Crash Course On Interventions

Substance Abuse

I need some guidance. I have an older brother who’s a senior at another major university. Earlier last year, during the fall semester, our parents confronted him about his slipping grades. They pressed him about doing well during his last two semesters; otherwise, an employer might consider withdrawing a job offer. My brother begrudgingly agreed and said that he’d try to improve. He was at home during the holidays when his final grades were released. The news was bad. He failed a class and earned two Cs. Our parents were very disappointed--because he was instructed to pass an alcohol education course by his university. He had apparently gotten into trouble at his on-campus apartment, too. As a result, the resident community manager suggested that he pass the course as a disciplinary measure. Our parents wanted to have an intervention before he returned to school, but it went horribly. He was extremely hostile to everyone. Now our parents are thinking about a professional intervention. I know almost nothing about interventions. What would it involve, and how successful would it be?

Unfortunately, what you’re describing is likely more widespread than you assume. Substance abuse and dependency is a major public health issue across the US. In 2009, experts at the National Institutes of Health (NIH) estimated that 23.5 million persons aged 12 and older needed treatment for an illicit drug or alcohol abuse problem. That’s almost 10% of the national population. Those figures are just the beginning.

There’s also the cost of substance abuse, which is utterly exorbitant. In 2010, researchers further estimated that health care for alcohol abuse was $27 billion. When you account for the widespread costs including damaged property and lawsuits, the total climbed to a whopping $249 billion. The worst part is that no data can accurately reflect the emotional, psychological, and physiological turmoil that addicts and their loved ones are forced to endure. That’s also why a professional interventionist might be a sound strategy.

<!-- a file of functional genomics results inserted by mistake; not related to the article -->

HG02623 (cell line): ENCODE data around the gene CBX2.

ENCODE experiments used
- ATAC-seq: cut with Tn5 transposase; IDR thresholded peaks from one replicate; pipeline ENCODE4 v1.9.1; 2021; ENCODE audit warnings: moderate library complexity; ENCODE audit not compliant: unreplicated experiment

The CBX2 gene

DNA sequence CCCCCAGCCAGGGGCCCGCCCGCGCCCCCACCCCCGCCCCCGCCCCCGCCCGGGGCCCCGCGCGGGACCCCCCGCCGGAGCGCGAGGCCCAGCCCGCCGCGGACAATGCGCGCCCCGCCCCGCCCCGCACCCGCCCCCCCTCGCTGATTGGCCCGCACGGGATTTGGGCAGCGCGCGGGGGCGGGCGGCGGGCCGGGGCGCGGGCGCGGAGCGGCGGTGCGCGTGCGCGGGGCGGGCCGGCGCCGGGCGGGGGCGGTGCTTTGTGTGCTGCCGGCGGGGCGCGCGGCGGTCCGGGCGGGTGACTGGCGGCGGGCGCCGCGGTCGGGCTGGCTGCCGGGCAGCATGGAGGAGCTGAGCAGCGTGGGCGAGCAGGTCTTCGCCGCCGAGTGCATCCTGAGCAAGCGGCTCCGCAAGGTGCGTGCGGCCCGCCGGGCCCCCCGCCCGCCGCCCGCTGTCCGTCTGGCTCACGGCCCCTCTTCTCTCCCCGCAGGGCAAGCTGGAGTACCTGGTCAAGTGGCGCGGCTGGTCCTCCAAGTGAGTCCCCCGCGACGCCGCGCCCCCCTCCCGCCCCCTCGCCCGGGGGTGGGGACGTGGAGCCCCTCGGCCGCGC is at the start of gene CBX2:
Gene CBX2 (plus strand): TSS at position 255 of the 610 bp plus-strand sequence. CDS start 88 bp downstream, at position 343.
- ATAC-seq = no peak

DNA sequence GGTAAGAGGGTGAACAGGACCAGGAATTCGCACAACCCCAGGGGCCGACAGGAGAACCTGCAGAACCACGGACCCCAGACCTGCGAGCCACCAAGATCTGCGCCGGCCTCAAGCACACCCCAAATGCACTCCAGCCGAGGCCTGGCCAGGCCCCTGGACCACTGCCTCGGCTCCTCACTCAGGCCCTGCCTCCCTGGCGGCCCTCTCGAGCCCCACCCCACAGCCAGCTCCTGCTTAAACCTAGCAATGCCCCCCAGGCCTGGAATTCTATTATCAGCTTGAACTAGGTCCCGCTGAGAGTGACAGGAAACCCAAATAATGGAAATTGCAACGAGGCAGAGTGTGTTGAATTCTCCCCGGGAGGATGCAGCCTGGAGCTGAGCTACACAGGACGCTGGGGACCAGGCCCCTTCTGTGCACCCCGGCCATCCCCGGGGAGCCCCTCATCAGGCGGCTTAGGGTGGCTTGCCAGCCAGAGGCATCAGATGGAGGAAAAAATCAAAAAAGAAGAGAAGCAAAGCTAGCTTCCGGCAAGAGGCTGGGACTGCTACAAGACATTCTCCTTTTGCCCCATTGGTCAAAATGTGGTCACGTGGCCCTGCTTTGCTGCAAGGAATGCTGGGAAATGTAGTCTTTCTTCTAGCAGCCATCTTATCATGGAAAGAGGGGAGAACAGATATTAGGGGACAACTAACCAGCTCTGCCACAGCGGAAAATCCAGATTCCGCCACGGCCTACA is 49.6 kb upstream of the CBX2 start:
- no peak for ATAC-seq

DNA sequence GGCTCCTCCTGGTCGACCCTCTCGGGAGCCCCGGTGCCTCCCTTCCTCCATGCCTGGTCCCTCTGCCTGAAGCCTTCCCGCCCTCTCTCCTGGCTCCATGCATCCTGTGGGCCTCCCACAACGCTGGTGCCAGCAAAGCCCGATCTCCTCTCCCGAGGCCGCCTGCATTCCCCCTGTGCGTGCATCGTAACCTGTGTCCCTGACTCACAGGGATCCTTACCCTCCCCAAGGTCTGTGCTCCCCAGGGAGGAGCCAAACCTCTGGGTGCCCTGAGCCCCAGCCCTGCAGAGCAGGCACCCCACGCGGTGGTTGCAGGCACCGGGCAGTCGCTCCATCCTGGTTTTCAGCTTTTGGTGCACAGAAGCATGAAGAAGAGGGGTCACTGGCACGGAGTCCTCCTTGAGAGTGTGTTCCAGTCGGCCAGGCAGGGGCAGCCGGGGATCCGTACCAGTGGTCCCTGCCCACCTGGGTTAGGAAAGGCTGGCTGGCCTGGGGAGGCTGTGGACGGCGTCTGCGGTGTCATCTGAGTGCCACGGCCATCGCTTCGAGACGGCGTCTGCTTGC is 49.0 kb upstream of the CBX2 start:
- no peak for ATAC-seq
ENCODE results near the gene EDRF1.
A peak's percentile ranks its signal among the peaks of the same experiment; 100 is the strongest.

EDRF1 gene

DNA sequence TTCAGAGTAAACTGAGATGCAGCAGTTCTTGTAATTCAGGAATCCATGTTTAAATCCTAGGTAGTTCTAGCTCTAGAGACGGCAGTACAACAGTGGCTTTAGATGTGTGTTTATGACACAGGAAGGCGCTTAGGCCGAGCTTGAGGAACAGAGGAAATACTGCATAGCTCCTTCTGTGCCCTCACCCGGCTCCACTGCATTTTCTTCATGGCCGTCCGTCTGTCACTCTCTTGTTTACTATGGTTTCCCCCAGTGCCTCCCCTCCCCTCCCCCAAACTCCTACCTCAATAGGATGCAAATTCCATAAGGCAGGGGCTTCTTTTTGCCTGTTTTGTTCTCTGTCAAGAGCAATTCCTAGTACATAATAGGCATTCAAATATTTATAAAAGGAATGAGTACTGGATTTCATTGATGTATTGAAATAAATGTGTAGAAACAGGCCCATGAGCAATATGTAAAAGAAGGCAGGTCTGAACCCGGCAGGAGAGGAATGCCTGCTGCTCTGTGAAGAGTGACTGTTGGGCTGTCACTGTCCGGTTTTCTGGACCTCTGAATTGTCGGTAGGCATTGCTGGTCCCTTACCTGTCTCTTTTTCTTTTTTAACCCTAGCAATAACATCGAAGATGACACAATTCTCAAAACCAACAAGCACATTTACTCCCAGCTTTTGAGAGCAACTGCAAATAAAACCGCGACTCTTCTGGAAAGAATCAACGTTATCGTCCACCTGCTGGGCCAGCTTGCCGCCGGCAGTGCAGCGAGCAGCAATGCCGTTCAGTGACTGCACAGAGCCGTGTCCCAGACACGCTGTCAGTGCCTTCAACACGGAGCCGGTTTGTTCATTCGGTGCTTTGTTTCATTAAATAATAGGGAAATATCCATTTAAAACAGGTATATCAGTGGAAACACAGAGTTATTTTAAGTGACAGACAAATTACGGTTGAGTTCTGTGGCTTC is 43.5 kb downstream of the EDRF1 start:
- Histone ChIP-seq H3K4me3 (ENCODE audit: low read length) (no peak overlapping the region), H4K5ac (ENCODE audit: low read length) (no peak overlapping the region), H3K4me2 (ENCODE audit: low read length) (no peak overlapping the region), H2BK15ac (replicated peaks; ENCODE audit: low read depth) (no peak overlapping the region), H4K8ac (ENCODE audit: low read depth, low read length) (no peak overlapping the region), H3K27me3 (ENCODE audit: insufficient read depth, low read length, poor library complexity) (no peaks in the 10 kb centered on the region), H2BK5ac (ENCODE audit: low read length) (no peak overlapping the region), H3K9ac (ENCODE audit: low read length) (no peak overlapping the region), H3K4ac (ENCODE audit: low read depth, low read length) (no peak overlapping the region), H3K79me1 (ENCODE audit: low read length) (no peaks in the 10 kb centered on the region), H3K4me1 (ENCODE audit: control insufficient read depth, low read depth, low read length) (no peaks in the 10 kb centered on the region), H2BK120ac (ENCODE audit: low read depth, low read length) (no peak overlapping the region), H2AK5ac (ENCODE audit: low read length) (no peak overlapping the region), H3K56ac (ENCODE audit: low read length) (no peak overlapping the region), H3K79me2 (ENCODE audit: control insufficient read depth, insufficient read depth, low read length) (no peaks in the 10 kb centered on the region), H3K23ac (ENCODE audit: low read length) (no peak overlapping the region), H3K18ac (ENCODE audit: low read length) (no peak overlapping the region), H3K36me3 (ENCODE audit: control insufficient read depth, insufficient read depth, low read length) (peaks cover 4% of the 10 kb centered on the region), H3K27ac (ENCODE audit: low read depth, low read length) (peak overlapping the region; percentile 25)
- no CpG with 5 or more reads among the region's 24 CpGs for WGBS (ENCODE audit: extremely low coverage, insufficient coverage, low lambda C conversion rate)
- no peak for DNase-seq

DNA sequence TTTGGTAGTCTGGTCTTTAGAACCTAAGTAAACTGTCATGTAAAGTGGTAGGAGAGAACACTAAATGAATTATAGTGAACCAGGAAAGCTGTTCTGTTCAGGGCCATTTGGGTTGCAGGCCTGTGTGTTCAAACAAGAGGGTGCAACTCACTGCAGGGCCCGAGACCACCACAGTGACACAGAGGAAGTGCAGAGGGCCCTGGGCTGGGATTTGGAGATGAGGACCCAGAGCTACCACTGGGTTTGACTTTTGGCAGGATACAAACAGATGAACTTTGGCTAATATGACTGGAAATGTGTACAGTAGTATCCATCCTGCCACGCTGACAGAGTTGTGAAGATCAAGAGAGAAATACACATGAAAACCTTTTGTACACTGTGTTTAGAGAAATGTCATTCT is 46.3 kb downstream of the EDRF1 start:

You should first peruse what author Leah Miller published about interventions and rehab. As she explains, addicts are often either in denial or under the false impression that they have the power to abstain whenever the time is right. That’s rarely the case. In fact, certain highly addictive drugs simply make that an impossibility despite any intentions on behalf of the user (e.g., narcotics, stimulants, etc.).

There’s clearly no shortage of different models for intervention. No intervention guarantees 100% success rate because so much of recovery and rehabilitation relies exclusively on the addict. It’s crucial that your family remembers that fact. You should research what models sound most promising based on what you know about your brother. Once you have a basic grasp of what those models entail, the next step is formally contemplating the interventionist. Colleen Moriarty at encourages you to ask these questions before you commit to hiring an interventionist. Most of her recommendations should be reasonably intuitive. The key takeaway is to perform thorough due diligence before roping someone else into your family dilemma.

Once you had an idea about where to start and who is qualified to help, finding a professional interventionist won’t be too difficult.

“Never be so busy as not to think of others.” -- Mother Teresa

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